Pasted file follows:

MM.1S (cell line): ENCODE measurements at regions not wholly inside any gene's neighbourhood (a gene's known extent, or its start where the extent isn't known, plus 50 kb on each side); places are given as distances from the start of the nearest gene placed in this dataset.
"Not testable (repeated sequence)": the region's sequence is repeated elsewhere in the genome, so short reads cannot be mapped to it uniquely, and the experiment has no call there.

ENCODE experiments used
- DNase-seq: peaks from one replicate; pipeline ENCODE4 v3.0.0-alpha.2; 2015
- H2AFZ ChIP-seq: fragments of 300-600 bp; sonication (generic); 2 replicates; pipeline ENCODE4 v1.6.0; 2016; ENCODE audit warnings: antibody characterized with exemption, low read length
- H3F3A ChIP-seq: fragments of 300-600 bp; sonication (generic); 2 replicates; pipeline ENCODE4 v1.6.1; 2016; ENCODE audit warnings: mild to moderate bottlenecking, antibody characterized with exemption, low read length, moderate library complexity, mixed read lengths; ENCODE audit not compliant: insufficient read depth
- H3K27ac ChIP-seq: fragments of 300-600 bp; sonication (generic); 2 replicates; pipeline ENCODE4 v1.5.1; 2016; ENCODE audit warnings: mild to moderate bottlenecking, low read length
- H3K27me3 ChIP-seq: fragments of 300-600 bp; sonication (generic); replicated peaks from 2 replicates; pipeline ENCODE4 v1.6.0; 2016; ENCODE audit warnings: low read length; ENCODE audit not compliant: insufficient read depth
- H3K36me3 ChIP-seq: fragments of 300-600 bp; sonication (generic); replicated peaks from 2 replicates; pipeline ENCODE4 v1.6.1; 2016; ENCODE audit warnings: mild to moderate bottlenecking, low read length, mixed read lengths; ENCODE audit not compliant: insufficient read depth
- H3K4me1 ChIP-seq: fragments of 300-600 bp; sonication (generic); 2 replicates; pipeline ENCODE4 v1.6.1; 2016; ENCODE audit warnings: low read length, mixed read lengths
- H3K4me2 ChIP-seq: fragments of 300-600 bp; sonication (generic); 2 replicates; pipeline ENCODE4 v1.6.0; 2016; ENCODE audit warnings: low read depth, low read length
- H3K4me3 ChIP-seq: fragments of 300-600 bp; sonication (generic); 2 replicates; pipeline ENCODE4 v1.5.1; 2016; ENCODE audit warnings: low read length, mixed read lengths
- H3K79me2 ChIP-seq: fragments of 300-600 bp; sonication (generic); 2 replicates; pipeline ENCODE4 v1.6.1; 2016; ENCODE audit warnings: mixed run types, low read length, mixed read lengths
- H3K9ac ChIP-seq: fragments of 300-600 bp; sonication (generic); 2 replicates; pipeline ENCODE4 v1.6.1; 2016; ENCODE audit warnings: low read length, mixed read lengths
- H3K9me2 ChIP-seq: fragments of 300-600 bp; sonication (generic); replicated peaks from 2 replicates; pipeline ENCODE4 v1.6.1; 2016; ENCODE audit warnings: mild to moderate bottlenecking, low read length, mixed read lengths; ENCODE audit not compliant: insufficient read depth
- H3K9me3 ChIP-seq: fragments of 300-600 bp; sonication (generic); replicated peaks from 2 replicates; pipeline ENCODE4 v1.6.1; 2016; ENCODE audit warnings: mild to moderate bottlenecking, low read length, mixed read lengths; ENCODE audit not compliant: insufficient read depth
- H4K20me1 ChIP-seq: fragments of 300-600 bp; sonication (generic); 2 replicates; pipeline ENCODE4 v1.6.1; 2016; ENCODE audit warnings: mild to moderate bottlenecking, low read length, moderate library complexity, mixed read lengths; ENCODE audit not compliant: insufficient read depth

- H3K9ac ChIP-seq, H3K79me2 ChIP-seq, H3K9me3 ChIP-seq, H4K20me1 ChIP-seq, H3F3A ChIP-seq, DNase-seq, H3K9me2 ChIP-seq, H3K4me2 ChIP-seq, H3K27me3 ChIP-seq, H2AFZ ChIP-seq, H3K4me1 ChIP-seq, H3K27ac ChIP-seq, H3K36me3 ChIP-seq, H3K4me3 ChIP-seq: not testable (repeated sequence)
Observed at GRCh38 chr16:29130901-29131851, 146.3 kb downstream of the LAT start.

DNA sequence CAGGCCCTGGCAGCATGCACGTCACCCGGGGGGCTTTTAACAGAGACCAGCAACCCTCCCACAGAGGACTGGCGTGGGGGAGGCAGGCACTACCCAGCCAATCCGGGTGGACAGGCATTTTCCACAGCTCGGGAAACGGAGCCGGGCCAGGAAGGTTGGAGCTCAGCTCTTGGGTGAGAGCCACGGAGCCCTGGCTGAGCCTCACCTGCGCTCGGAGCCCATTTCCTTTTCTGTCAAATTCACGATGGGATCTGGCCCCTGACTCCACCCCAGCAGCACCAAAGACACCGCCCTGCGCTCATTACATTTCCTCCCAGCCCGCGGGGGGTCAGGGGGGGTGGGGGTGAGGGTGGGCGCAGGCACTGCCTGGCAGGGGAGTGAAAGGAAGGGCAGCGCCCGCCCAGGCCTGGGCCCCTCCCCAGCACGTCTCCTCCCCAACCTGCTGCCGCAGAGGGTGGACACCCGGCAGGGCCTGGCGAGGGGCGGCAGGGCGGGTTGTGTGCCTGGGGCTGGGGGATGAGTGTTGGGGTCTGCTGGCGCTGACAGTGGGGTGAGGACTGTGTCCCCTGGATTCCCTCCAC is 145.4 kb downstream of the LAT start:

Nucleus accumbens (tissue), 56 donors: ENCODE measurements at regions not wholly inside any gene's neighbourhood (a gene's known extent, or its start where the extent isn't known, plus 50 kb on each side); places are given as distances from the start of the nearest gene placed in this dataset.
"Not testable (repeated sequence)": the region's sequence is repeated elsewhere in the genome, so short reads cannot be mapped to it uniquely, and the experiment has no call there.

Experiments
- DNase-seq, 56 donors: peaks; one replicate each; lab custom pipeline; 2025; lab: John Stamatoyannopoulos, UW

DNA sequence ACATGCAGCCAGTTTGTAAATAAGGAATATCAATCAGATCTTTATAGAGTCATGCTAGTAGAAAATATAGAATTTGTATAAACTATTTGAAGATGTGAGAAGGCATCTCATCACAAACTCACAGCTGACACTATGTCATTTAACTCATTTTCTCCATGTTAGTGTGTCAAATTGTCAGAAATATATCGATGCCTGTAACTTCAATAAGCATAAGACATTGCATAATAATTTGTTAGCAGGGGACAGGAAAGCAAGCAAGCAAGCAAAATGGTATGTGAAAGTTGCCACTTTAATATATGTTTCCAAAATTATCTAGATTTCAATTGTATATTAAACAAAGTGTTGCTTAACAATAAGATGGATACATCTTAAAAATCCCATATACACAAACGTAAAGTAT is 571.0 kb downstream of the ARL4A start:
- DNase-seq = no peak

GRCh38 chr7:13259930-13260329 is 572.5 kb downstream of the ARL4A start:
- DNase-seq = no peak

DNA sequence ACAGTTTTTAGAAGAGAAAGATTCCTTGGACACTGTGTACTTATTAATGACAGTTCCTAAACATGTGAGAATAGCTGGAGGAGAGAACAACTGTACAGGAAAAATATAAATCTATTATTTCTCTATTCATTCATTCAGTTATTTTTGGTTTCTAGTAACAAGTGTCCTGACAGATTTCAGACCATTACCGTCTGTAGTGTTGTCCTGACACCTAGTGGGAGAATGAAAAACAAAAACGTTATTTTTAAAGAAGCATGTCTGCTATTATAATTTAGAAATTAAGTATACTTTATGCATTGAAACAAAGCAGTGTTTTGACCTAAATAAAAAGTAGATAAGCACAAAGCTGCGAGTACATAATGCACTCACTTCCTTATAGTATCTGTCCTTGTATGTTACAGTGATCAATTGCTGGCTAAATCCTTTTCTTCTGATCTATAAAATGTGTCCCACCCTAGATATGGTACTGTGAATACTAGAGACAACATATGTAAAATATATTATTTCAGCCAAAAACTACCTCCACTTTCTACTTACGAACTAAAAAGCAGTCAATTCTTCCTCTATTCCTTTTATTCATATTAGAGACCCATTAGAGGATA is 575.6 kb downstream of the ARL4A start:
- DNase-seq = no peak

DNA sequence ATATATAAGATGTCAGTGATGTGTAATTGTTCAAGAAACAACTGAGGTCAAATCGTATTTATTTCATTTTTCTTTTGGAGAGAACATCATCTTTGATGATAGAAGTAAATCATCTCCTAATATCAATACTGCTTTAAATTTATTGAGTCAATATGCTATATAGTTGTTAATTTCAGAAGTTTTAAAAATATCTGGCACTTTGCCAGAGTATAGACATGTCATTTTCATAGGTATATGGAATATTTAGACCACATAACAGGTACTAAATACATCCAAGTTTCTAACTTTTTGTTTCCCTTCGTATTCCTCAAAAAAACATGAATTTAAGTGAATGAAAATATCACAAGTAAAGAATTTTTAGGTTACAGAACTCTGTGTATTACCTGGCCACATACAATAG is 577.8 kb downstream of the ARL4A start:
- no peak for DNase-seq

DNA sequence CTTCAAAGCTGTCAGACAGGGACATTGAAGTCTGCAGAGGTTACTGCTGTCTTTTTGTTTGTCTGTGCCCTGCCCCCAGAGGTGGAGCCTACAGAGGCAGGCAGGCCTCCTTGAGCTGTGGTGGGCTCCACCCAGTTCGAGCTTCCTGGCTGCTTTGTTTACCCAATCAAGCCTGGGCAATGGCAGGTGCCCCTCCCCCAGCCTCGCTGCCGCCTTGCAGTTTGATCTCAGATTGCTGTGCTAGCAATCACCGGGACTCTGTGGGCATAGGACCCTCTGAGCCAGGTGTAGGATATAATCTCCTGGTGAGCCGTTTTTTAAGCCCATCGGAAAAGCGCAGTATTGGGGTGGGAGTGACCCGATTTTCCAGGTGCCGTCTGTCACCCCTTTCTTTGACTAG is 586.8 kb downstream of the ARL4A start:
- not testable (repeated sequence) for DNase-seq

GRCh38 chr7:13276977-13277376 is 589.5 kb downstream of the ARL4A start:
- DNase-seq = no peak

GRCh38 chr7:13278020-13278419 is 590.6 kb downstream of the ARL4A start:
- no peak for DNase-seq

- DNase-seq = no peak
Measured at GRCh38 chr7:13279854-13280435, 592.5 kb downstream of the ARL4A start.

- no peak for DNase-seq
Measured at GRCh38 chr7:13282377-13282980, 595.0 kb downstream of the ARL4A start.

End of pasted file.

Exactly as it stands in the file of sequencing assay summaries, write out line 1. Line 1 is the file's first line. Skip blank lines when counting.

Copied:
MM.1S (cell line): ENCODE measurements at regions not wholly inside any gene's neighbourhood (a gene's known extent, or its start where the extent isn't known, plus 50 kb on each side); places are given as distances from the start of the nearest gene placed in this dataset.